In the mid-2000s, mixology and cocktail bars were undergoing a revival. As the Negroni came back into the limelight, the agave-based, smoky flavored spirit Mezcal rose alongside it. The combination of the two naturally occurred and the complementary flavors help spin the original Negroni into something completely different and fresh. The new Campari cocktail has asserted itself so well that it, itself, has inspired its own variations, such as the Negroni Absinthe, made with creme de cacao, and the Negroni de Nubes, with strawberry liqueur.

The Mezcal Negroni utilizes two mixology powerhouses that came to know each other as a result of the time they coexisted in. The classic cocktail and the rapidly popularizing spirit combine to create something greater than the sum of its parts that transcends a multitude of eras and trends. The Mezcal Negroni is not a trend, however, as it is established as a modern classic and it will remain on menus and mixed at home bars for the indefinite future.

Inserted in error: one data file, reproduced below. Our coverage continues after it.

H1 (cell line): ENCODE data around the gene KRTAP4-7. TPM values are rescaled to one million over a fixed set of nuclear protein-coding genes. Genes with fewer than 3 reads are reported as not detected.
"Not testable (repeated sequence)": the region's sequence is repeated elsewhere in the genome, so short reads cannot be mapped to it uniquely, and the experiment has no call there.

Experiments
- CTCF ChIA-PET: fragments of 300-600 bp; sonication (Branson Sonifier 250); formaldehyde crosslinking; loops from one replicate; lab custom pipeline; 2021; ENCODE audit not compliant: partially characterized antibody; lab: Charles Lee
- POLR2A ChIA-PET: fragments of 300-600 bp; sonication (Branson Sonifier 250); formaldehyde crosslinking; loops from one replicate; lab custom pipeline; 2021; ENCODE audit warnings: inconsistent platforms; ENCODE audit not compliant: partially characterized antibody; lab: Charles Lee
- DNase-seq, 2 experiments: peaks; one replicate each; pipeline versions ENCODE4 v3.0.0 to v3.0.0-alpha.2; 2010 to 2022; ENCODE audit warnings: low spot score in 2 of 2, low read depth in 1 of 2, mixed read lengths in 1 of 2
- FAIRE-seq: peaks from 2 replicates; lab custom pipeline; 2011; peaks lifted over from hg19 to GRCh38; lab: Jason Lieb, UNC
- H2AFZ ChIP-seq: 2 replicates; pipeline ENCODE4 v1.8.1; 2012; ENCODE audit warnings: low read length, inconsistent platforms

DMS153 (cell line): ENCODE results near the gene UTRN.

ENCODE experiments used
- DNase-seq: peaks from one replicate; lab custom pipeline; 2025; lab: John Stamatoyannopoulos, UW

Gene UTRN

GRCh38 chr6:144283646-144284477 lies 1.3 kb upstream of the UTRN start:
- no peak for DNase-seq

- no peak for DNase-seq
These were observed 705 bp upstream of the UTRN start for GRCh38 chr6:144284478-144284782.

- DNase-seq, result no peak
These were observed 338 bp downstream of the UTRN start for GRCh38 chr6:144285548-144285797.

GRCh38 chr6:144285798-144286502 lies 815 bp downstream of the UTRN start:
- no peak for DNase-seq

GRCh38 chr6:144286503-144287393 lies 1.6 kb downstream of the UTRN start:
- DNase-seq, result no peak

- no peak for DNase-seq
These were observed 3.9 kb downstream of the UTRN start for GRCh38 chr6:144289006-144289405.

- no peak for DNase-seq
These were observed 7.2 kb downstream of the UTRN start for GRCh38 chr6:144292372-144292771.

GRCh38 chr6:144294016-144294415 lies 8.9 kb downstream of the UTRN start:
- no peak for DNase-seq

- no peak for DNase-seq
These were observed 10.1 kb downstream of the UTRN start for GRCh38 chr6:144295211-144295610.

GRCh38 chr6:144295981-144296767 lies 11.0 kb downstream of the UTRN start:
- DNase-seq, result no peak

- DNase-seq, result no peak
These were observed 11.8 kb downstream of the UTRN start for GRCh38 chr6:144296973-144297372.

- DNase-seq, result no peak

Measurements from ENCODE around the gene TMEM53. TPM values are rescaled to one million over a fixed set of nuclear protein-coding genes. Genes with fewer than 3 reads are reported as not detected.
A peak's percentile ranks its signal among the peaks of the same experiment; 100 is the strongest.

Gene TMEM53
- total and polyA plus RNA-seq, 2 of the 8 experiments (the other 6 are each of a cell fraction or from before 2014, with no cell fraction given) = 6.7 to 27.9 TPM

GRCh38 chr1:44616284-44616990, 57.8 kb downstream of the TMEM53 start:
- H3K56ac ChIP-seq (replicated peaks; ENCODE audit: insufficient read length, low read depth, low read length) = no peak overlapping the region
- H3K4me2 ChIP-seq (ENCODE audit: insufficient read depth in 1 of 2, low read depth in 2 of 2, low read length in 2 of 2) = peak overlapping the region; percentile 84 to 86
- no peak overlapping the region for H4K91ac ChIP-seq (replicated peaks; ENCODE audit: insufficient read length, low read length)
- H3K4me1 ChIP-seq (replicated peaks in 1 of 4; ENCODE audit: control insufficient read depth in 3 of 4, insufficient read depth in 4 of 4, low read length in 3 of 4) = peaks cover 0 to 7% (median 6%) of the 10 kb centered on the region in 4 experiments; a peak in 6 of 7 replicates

Siesta

The Siesta is another harmonious hybrid between Mexico and Italy. Basically, the Siesta is a classic Paloma cocktail with the addition of Campari. However, the Siesta was first mixed with the understanding that it was actually a modified version of the Hemingway Daiquiri, a variation of the classic rum cocktail that features maraschino liqueur and grapefruit juice. According to The Liquor Cabinet, the cocktail was created by established bartender, Katie Stipe, in 2006 at the Flatiron Lounge in New York City. This era was a sort of mixology Renaissance that championed what became known as the "Mr. Potatohead" theory, dictating that experimentation with liquors and modifiers can be done freely as long as the structure of the cocktail remains balanced.